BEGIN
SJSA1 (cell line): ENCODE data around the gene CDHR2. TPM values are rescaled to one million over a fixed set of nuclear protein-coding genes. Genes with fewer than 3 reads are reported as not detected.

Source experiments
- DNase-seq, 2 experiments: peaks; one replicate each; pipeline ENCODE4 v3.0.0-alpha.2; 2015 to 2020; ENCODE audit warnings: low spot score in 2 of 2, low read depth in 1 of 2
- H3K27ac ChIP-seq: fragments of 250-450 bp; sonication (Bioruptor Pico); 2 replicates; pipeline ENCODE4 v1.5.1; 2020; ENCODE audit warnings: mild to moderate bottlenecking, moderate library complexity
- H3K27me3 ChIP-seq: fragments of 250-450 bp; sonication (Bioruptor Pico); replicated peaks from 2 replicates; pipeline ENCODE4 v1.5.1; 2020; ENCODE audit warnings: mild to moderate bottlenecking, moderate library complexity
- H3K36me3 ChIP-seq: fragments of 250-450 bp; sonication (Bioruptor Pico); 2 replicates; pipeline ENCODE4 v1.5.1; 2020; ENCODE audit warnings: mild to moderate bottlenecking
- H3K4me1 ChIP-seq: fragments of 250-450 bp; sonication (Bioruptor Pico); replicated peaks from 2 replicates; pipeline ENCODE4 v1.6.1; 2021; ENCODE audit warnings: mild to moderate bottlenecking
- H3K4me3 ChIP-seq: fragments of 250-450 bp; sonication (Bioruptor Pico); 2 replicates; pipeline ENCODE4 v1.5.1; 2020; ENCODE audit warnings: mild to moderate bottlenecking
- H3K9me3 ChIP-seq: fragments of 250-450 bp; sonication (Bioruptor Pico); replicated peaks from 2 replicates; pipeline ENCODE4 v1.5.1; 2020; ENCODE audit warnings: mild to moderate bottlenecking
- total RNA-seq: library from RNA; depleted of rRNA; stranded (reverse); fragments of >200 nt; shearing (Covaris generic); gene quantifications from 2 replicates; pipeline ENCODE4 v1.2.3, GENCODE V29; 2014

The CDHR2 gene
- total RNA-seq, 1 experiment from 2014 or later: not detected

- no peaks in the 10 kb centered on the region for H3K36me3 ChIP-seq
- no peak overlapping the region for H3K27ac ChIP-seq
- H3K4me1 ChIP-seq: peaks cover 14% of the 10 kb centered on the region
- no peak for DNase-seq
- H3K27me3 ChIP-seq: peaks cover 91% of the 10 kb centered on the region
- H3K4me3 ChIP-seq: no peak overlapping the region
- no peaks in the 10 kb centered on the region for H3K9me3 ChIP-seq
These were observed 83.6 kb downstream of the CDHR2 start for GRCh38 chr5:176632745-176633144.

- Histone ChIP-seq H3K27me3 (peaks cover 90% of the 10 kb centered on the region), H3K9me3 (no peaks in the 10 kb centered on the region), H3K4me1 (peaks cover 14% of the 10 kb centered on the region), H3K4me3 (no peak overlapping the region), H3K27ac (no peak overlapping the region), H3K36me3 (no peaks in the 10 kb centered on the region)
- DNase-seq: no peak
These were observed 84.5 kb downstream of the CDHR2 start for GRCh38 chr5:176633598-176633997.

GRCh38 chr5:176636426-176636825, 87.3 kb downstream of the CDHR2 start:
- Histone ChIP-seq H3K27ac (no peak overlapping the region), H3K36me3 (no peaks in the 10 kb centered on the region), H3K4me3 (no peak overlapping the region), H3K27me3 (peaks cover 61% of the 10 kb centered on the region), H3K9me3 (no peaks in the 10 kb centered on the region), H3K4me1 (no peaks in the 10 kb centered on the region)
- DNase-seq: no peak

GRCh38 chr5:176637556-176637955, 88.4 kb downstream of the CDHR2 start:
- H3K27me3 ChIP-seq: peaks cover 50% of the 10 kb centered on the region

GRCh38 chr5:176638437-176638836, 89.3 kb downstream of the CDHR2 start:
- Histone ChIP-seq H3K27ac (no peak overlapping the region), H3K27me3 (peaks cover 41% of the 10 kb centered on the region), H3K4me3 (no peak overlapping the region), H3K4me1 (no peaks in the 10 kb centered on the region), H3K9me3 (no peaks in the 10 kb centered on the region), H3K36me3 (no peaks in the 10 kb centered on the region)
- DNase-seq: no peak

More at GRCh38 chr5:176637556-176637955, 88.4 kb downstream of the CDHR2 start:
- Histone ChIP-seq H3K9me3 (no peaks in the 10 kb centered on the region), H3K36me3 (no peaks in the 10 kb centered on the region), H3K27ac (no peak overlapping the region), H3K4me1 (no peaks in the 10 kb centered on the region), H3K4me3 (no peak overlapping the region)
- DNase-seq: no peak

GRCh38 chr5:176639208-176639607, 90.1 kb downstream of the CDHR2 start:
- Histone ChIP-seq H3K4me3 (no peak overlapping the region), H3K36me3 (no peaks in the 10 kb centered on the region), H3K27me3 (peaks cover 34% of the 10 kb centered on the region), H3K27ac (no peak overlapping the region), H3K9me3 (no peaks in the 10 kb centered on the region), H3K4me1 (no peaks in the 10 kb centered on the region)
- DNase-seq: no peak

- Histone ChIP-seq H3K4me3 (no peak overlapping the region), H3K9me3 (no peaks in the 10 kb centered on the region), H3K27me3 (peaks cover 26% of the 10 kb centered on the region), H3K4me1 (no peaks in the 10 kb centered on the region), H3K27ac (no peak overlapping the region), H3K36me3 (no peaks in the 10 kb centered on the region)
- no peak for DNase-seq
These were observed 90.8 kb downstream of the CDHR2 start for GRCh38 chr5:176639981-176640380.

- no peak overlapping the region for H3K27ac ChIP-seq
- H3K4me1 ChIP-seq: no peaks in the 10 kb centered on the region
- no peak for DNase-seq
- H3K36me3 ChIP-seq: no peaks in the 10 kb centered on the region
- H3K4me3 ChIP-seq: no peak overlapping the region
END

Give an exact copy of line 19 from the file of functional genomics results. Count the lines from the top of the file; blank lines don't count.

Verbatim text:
- no peaks in the 10 kb centered on the region for H3K9me3 ChIP-seq